On February 25, Spotify invoked the compulsory licensing scheme under Section 31D by filing a public notice with the IPAB of its intention to broadcast the works of WCM as an internet broadcaster. The notice, inter alia, states that Spotify intends to broadcast sound recordings in which WCM has rights to the underlying musical works. Strangely, the notice specifically excludes the broadcast of sound recordings over which WCM has a right, even though Section 31D allows for this as well. According to Spotify, WCM has the underlying rights (including rights in ‘as little as 1% of the composition’) to sound recordings in which licenses have already been obtained, and alleges uncompetitive conduct on behalf of WCM in withholding a voluntary license.
Unlike the compulsory licensing provisions under the Patents Act, Section 31D does not require the licensee to make efforts to obtain a voluntary license. Even so, Spotify’s notice states that the reason for resorting to Section 31D is due to the unreasonableness of WCM in refusing to grant a license to Spotify. It supplies further rationale for its actions, stating that it would lead to a loss of works to the public, and cause harm to Spotify as well as the artistic community. It also deposited 5,28,000 EUR with the Copyright Office as ‘advance royalty’, although its unclear how this specific sum was arrived at.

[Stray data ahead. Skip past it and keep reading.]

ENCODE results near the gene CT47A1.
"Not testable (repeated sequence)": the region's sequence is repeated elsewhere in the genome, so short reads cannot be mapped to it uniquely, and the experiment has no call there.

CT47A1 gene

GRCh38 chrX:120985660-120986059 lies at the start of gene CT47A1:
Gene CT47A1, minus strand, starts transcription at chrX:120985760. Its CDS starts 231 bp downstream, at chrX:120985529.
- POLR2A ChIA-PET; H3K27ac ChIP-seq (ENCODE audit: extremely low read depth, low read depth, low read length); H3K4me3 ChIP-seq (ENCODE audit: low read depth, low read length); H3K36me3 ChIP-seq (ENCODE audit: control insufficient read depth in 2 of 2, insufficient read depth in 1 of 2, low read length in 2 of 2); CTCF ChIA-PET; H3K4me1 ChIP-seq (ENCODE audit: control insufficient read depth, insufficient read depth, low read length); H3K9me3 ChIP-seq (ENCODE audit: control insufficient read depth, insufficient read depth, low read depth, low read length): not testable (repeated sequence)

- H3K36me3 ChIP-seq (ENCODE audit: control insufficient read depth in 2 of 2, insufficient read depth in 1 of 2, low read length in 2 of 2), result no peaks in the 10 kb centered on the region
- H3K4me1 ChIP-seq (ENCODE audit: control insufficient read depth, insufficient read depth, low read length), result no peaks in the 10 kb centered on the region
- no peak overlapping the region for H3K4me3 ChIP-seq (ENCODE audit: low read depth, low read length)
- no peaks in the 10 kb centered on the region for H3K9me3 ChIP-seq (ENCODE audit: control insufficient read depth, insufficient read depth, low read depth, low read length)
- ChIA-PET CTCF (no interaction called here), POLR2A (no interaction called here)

As per the notice, Spotify intended to (and did) launch the service and invoke the license from 26th February itself, a day after the notice was served, which itself presents an anomaly. Section 31D and the Copyright Rules suggest that the statutory licensing scheme can only be invoked after the determination of royalty rates by the IPAB. Yet, until present, these rates have not yet been determined for either radio, TV or internet broadcasters, which makes it unclear whether they were authorised to jump the gun and begin their ‘broadcast’ prior to the procedure under Section 31D being completed.
In response to the notice, and anticipating infringement of copyright, WCM sued Spotify in the Bombay High Court, before Mr. Justice Kathawalla, seeking an injunction, who issued an interesting order on February 26.